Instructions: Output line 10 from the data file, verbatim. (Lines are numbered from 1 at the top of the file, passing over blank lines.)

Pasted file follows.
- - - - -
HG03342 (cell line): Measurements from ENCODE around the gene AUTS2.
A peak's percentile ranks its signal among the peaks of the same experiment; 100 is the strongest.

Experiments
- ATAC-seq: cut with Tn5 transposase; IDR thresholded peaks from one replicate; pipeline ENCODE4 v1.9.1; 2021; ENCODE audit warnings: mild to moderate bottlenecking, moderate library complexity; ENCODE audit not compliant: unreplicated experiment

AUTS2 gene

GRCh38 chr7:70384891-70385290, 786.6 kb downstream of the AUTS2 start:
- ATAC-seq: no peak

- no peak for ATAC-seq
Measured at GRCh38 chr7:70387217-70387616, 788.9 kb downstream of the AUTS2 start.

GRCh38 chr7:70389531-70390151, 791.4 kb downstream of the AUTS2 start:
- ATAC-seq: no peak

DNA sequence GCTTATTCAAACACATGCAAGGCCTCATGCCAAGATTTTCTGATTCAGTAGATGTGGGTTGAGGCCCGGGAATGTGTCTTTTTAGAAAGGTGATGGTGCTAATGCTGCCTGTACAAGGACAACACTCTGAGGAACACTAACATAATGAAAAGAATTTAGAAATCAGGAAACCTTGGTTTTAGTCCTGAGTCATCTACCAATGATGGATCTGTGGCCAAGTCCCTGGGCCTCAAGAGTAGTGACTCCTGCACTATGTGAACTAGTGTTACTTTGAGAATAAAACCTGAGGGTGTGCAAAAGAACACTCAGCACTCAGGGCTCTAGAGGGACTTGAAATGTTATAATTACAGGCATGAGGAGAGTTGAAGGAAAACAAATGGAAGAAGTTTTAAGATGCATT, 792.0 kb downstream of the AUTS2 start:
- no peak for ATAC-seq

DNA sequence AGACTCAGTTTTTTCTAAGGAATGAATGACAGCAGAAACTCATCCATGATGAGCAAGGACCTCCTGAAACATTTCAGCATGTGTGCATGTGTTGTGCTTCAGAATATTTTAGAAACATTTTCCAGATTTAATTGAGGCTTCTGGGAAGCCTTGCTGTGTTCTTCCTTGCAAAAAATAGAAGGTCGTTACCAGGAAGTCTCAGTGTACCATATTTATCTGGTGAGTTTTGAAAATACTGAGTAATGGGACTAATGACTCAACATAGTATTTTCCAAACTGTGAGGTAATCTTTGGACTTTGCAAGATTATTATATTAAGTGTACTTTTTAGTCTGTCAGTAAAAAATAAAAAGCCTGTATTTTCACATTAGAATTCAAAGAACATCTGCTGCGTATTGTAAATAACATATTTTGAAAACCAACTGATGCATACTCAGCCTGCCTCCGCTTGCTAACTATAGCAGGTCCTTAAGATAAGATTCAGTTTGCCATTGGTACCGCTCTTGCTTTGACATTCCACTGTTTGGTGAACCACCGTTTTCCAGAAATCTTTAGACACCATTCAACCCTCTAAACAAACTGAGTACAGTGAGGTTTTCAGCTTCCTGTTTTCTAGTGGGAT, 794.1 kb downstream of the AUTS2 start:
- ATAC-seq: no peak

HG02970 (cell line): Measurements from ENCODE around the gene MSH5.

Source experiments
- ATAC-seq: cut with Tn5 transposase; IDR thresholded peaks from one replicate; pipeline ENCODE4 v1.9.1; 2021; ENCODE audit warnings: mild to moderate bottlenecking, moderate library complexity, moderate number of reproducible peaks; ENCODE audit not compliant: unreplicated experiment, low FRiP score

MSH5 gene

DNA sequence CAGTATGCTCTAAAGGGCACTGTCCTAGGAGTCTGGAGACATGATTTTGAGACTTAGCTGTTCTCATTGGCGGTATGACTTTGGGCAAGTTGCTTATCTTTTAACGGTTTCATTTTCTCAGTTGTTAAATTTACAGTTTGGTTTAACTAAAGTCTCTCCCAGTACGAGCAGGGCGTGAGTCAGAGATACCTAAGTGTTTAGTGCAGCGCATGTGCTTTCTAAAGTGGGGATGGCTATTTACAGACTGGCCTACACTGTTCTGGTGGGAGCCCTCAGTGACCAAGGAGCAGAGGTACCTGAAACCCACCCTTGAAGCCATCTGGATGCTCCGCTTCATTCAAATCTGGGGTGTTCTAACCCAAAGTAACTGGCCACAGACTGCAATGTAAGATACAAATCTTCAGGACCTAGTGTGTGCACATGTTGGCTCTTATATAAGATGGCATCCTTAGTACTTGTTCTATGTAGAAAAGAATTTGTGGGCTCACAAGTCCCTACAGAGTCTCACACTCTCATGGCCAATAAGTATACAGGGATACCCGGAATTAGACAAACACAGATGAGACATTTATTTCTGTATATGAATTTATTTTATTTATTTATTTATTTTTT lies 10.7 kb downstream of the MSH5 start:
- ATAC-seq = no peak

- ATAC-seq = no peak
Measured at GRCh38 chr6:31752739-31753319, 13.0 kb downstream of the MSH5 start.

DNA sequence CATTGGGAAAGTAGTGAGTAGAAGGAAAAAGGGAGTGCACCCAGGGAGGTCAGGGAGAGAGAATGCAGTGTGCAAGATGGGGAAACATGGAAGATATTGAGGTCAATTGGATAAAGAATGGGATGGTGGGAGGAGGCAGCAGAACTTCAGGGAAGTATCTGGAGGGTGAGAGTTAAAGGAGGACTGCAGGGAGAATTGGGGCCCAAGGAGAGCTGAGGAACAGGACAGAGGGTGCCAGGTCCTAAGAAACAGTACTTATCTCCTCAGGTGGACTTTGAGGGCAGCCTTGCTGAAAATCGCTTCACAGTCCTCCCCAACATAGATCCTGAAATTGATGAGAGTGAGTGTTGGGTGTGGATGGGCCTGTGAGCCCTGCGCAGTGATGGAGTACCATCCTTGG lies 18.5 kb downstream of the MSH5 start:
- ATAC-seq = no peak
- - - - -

GRCh38 chr7:70389531-70390151, 791.4 kb downstream of the AUTS2 start: